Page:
Ever since the first legislation that regulated treatment with assisted reproduction technologies (ART) was introduced in Sweden in 1984, the interests of the unborn child have been taken into consideration. For instance, the 1984 act banned anonymous sperm donors with reference to the child’s right to gain information about the donor’s identity. This regulation thus concerned a specific form of treatment, but the interests of the unborn child were also used in the preparatory reports for the act as an argument for making treatment with ART accessible only for certain groups of applicants. Same sex couples became entitled to treatment in 2005 and single women in 2016.
In addition to restrictions concerning certain groups of applicants, restrictions also include criteria concerning the capability as parents of individual applicants and when treatment involves donor gamete a special examination of the applicants’ social and psychological circumstances is required.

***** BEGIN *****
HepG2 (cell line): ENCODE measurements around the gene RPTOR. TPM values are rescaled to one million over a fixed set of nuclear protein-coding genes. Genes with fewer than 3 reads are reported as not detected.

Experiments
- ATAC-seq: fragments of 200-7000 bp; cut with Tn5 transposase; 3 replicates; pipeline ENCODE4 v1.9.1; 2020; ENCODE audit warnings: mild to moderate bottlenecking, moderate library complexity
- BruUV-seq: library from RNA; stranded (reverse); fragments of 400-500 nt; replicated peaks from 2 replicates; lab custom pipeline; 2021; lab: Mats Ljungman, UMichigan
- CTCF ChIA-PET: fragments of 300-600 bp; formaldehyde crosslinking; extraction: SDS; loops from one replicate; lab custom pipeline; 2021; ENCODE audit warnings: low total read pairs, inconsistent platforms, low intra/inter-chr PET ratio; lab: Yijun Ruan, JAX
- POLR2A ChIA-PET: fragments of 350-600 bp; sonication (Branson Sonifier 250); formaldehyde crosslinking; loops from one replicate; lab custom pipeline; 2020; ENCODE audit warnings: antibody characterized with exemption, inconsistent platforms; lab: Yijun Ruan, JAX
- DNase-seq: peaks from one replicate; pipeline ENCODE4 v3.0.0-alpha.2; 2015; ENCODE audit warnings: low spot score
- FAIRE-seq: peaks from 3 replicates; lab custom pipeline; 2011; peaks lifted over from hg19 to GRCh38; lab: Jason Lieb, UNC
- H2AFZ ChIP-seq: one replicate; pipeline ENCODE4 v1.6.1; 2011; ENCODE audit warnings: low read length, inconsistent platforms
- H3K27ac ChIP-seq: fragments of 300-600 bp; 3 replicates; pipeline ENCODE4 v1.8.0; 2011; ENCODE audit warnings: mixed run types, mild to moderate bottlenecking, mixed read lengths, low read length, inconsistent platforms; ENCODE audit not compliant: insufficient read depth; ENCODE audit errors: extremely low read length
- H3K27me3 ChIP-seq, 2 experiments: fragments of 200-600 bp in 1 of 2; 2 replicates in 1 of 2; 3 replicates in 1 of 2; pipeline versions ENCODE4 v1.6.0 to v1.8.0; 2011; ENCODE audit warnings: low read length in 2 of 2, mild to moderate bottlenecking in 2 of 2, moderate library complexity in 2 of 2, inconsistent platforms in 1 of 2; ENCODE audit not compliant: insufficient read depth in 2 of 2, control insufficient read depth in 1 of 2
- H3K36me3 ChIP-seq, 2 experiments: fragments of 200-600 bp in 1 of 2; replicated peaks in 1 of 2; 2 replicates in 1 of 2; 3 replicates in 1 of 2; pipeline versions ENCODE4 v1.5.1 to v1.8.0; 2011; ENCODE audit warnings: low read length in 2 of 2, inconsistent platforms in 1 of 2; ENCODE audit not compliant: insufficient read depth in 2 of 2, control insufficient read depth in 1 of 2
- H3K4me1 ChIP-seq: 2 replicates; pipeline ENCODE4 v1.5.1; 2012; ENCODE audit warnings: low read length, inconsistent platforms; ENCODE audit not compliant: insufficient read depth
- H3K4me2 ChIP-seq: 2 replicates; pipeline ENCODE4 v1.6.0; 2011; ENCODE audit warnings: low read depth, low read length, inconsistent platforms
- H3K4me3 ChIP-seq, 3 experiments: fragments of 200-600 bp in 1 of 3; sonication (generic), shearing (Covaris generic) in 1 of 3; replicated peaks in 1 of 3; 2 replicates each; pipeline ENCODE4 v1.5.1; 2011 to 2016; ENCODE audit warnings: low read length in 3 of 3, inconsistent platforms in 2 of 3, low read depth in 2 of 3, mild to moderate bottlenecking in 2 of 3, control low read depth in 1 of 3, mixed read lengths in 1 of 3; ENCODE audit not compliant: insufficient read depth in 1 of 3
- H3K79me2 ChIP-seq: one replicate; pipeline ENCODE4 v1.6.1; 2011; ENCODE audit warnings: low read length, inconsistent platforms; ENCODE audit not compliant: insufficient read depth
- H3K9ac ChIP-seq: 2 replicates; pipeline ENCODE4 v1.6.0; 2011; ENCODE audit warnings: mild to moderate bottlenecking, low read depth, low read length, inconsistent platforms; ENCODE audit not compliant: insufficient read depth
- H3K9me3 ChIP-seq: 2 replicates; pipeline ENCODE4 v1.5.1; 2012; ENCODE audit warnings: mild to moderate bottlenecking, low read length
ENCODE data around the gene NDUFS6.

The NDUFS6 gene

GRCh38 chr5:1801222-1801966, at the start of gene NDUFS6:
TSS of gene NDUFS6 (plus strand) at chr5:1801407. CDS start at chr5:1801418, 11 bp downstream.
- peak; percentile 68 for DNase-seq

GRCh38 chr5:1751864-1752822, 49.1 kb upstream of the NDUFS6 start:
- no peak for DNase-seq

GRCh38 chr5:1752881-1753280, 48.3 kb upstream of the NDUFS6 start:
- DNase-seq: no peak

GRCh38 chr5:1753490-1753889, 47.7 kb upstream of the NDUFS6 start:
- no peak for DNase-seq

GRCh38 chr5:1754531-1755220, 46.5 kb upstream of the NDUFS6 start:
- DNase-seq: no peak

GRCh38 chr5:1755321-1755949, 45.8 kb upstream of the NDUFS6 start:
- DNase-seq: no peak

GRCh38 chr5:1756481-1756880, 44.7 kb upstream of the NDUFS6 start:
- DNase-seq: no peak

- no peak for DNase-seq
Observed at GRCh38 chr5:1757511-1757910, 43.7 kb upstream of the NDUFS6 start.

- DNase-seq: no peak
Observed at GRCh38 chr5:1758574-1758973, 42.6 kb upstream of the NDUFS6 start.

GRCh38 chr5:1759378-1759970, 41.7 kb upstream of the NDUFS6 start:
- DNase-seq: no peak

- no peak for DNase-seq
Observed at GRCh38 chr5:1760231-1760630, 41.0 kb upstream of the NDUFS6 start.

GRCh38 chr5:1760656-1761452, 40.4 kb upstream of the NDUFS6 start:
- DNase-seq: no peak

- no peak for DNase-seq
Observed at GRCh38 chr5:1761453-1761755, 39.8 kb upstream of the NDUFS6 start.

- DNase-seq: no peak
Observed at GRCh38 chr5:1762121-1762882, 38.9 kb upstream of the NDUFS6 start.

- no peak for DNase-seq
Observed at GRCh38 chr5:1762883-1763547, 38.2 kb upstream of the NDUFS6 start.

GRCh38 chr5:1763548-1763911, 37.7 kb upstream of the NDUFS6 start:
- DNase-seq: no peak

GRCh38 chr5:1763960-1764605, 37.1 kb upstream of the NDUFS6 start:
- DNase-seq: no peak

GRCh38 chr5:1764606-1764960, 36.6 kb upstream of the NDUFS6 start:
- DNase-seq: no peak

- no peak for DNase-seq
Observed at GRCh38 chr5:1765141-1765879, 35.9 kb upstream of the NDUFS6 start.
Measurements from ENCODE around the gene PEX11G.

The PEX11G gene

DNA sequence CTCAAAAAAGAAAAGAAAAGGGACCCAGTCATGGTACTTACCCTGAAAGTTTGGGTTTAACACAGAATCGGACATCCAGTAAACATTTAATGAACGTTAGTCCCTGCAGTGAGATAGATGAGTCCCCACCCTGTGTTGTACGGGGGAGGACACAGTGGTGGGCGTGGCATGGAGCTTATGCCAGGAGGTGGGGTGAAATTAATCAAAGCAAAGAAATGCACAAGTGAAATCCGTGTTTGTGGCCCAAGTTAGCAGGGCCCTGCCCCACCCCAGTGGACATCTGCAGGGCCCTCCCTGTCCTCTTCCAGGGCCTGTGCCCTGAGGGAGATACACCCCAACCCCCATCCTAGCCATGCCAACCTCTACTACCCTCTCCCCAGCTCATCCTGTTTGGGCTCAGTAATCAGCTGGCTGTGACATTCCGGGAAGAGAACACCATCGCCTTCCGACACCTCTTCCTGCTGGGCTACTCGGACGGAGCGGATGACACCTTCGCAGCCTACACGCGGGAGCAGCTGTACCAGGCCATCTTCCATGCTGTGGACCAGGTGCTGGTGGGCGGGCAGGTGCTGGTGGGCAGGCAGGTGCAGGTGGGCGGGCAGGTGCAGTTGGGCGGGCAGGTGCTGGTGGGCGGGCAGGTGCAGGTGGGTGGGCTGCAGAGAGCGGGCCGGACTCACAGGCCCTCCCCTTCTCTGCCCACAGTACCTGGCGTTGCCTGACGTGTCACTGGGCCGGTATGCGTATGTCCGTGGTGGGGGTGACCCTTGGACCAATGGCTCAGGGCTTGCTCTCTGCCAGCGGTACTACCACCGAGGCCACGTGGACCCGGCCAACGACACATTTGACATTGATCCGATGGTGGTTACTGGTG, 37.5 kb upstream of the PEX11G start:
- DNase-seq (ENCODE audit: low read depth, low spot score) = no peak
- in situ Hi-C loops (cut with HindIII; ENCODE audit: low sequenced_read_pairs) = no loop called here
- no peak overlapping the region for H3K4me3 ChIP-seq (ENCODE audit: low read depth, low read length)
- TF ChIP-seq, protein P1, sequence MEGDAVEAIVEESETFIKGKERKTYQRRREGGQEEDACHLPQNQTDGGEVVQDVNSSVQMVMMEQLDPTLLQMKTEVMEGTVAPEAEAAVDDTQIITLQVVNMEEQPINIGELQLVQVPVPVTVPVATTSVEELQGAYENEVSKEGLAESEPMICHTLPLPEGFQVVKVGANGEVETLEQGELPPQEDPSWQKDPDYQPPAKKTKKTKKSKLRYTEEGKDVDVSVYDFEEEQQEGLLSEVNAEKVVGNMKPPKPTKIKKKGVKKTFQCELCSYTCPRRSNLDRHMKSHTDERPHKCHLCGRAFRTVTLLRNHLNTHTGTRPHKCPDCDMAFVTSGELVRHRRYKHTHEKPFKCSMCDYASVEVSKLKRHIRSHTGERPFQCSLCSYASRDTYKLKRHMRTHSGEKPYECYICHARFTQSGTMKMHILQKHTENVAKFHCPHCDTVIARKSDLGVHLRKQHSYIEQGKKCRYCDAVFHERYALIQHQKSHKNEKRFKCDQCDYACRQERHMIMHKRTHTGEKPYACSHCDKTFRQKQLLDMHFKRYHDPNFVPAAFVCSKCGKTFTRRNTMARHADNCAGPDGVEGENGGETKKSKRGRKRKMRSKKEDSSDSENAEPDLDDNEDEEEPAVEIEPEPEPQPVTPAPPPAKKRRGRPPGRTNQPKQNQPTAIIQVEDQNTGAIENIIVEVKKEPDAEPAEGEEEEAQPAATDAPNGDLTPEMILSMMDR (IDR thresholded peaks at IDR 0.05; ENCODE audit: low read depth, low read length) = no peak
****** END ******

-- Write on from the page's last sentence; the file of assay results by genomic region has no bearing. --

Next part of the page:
The project’s full title is ”The welfare of the child, the reproductive rights of adults and the responsibility of the welfare state”. The project is a collaboration with researchers from the faculty of medicine and is funded by the Swedish Research Council for Health, Working Life and Welfare